Exodus 14:21–22

Day 4. 350,536 confirmed cases, 15,328 deaths globally.

In the Book of Exodus, a series of increasingly catastrophic plagues loosened Pharaoh’s grip just long enough for the Israelites to make their way into the wilderness. Pharaoh reversed course and pursued them. The Israelites faced a vastly superior army on one side and the Red Sea on the other. They were hemmed in. “The Lord will fight for you,” Moses tells them. “You need only to be still.”

Then followed one of the most renowned and spectacular of all the miracles in the Bible. God “divided” the waters and the Israelites passed through, “with a wall of water on their right and on their left.”

It must have been an awe-inspiring experience to walk that hallway through the sea. It must also have been terrifying. At any moment, those towering walls could have crashed in upon them. Instead, after the Israelites ascended onto the far shore, the hallway collapsed upon the army of Pharaoh and freed the people of God.

The number of confirmed cases of and deaths from the pandemic in the United States soared over the weekend. We know the numbers will continue their rapid climb as symptoms begin to manifest and testing catches up with reality.

We feel, O Lord, like those Israelites passing through the sea. We are exhausted and bewildered. A frightening enemy pursues us. Danger looms at every side. The only way is forward. We know there is hope on the far shore, but we have not yet begun our ascent.

To read the rest of this meditation, click this link:

Link to Christianity Today’s Facebook page:

PRAYER: Lord, as you led your people through the waters long ago, we trust in you to lead us through this perilous time.  In Jesus’ name, Amen.

Link to video with facts, symptoms and prevention tips about coronavirus:

Copyright by 2020 by Galen C. Dalrymple.  ><}}}”>


DayBreaks for 3/20/20 – The Hallway Through the Sea #1 – The Shepherd in the Dark

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DayBreaks for 3/20/20: The Hallway Through the Sea #1 – The Shepherd in the Dark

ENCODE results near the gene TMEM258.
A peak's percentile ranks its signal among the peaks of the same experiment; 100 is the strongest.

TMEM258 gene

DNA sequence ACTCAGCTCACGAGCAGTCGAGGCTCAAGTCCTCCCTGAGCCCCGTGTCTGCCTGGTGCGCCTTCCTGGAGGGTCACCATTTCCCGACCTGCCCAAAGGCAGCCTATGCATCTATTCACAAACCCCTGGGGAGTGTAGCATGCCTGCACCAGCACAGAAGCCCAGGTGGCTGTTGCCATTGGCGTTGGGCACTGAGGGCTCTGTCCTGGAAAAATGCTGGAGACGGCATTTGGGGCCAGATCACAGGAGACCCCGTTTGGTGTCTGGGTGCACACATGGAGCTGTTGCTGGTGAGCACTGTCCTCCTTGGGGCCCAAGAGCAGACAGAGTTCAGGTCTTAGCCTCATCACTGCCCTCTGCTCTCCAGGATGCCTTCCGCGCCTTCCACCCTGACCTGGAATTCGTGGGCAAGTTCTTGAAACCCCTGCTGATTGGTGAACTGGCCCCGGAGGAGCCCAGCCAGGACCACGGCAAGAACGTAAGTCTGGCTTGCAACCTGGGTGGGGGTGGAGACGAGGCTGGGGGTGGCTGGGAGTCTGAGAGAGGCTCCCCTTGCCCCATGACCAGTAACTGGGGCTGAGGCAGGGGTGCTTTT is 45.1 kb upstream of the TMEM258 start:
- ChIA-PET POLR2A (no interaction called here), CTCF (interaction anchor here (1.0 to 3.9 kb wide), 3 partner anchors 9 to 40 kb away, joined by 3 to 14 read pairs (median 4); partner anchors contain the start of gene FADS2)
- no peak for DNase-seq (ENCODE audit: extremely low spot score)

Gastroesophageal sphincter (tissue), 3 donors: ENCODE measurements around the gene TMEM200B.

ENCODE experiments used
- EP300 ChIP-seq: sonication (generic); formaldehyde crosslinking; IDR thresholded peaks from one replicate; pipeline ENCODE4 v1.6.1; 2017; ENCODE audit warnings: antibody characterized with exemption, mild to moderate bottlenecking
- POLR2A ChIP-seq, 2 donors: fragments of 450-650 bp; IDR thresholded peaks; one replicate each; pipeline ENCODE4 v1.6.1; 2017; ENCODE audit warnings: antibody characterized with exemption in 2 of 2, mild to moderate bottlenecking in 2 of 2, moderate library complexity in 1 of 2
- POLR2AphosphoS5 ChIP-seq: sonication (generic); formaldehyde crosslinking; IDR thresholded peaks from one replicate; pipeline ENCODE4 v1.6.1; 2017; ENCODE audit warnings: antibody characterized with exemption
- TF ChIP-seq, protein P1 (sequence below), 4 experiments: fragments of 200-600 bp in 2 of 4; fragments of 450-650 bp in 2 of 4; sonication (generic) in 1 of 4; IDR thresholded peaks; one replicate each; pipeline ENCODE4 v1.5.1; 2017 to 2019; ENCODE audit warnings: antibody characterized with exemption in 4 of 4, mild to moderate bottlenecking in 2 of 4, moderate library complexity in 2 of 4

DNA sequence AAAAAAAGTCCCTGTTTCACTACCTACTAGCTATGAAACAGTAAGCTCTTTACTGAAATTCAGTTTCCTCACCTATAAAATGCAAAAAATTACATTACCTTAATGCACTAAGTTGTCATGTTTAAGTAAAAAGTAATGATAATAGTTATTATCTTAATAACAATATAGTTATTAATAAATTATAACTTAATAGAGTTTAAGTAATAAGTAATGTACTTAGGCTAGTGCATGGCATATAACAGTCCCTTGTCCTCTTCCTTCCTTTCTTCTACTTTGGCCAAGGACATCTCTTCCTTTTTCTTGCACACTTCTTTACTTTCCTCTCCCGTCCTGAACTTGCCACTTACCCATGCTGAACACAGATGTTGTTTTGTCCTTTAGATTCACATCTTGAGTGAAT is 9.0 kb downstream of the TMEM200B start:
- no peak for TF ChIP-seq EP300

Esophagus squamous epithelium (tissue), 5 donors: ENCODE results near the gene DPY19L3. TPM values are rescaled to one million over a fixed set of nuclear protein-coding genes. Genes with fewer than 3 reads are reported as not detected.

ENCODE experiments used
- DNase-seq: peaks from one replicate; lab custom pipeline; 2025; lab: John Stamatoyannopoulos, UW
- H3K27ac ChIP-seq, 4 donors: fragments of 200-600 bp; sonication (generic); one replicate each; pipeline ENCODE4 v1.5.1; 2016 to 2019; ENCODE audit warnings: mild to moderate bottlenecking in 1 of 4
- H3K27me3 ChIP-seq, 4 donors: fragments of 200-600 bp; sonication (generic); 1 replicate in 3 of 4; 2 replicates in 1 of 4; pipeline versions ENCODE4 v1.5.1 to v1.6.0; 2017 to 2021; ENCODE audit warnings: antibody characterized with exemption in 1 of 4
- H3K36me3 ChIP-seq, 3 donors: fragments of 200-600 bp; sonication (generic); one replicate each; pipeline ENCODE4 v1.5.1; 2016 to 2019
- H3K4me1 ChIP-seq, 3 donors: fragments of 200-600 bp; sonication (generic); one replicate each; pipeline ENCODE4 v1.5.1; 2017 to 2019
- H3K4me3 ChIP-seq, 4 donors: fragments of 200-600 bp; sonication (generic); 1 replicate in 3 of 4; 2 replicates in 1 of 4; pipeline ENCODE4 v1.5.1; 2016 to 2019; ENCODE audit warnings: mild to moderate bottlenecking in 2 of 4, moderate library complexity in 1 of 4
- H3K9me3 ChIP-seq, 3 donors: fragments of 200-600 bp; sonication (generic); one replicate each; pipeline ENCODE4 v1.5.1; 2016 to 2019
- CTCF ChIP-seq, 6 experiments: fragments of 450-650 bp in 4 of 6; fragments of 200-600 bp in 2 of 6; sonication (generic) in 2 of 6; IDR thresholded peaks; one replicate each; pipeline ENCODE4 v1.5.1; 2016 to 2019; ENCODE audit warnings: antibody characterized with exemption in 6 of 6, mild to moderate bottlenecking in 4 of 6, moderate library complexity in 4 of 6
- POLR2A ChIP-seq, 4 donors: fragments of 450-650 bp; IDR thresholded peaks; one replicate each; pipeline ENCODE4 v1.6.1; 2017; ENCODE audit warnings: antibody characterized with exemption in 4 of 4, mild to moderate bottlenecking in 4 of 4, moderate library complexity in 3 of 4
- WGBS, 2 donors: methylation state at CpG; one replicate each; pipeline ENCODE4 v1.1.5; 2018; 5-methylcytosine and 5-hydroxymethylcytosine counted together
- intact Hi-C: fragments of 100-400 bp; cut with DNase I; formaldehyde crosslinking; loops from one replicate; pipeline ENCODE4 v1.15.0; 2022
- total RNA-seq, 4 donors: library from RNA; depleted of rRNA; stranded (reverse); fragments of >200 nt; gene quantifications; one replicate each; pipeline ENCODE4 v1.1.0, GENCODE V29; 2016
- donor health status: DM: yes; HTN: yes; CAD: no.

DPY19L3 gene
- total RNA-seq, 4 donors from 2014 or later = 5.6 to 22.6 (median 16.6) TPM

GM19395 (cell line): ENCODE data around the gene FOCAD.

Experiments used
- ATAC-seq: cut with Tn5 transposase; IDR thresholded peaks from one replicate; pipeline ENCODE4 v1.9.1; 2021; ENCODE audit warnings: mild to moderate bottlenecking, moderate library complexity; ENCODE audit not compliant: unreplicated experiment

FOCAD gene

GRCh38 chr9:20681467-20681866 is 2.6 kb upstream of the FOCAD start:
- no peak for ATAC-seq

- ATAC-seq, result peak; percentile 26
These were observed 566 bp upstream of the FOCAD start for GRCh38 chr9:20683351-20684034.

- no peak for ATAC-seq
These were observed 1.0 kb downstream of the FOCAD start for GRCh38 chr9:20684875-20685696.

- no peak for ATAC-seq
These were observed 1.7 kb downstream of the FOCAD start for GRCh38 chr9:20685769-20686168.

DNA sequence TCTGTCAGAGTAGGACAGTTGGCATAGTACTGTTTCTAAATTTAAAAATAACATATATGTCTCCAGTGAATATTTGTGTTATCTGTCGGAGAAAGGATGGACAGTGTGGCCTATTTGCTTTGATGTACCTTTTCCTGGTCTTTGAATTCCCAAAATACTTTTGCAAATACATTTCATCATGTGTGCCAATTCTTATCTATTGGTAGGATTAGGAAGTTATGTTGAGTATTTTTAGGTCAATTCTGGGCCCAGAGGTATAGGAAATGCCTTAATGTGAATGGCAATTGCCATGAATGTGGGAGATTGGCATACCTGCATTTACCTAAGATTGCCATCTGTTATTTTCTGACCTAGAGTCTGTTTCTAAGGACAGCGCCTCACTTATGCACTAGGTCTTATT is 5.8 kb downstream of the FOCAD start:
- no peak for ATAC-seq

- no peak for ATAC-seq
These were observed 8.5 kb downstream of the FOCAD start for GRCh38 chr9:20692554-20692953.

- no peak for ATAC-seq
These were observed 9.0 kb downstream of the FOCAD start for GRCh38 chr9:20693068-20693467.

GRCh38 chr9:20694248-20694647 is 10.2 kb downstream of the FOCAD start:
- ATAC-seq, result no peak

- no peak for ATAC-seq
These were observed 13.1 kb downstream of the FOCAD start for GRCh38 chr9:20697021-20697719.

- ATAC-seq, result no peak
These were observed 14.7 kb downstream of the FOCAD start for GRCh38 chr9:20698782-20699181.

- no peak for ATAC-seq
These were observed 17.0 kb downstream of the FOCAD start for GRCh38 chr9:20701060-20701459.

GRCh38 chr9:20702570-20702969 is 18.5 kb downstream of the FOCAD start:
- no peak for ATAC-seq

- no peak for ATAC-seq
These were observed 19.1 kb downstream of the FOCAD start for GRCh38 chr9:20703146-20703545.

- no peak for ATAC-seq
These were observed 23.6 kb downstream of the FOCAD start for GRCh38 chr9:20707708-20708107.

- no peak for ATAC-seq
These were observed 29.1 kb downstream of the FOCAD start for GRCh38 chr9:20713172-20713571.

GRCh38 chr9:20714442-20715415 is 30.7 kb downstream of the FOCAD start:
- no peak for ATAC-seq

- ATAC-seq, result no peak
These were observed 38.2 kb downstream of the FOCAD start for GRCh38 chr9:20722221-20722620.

We are in uncharted territory as a nation and world…at least uncharted as far as those of us who are alive today are concerned. The world has seen pandemics in the past but we’ve not seen it in our times. Many, even Christians, are fearful and greatly concerned. In recognition of that, my son Tim Dalrymple at Christianity Today, is starting to publish a daily devotion to help us navigate this journey. 

Starting today, I’ll be republishing them (a portion each day) with a link to that days’ full post on Christianity Today’s Facebook page. I feel confident you’ll be blessed.

From Christianity Today, The Hallway Through The Sea: The Shepherd in the Dark, 3/19/20:

Editor’s note: We confront a public health challenge unlike any we have experienced in our lifetimes. Yet we believe there is beauty even in times of trial. Beginning today and each weekday hereafter, for however long, CT will publish a meditation from our president and CEO. We will pair it with a work of art or music to inspire and bring beauty through the darkness of this season.

Today we pair the meditation below with Verses by Ólafur Arnalds & Alice Sara Ott. Also see this dance choreographed by Robert Bandara to the same piece. (Song embedded below.)

“Even though I walk through the valley of the shadow of death,
I will fear no evil, for you are with me;
your rod and your staff, they comfort me.”
Psalm 23:4 (ESV)

Day 1. 211,853 confirmed cases and 8,724 deaths.

Onward it comes. The world slows to a still. We hold our breath. We listen. We watch. And the affliction stretches swiftly across the land like a darkening tide.

We feel, again, the long fingers of fear scratching at our lungs. Fear of loss. Fear of death. Fear of the chaos held at the gate.

We are lost in a trackless forest of information. We grasp for the apple of knowledge in the hope it will bring us peace, and yet fear lies coiled liked a worm within the apple. We consume the apple; the worm consumes us. The food we hoped would satisfy only makes our hunger more painful. No amount of knowledge will take our fear away.

To be human is to stand suspended over a chasm. To be human is to be vulnerable.

But when have we ever not been vulnerable? We have never been more than one week, one day, or even one moment away from losing the things we love in this world.

O Lord, we have always been in your hands. At your mercy. Why should that frighten us now?

The shadow of death is an old enemy and a wise friend. Memento mori, it whispers. Remember your days are numbered. Remember your days have always been numbered since before the first day dawned. Remember each day is a gift. And remember you have never been anything other than wholly and frightfully and wonderfully dependent on your God.

To read the rest of the article, click this link:

Link to Christianity Today’s Facebook page:

PRAYER: Lord, you hold the whole world in your hands. Remind us often that there’s no better place for us to be than in your care!  In Jesus’ name, Amen.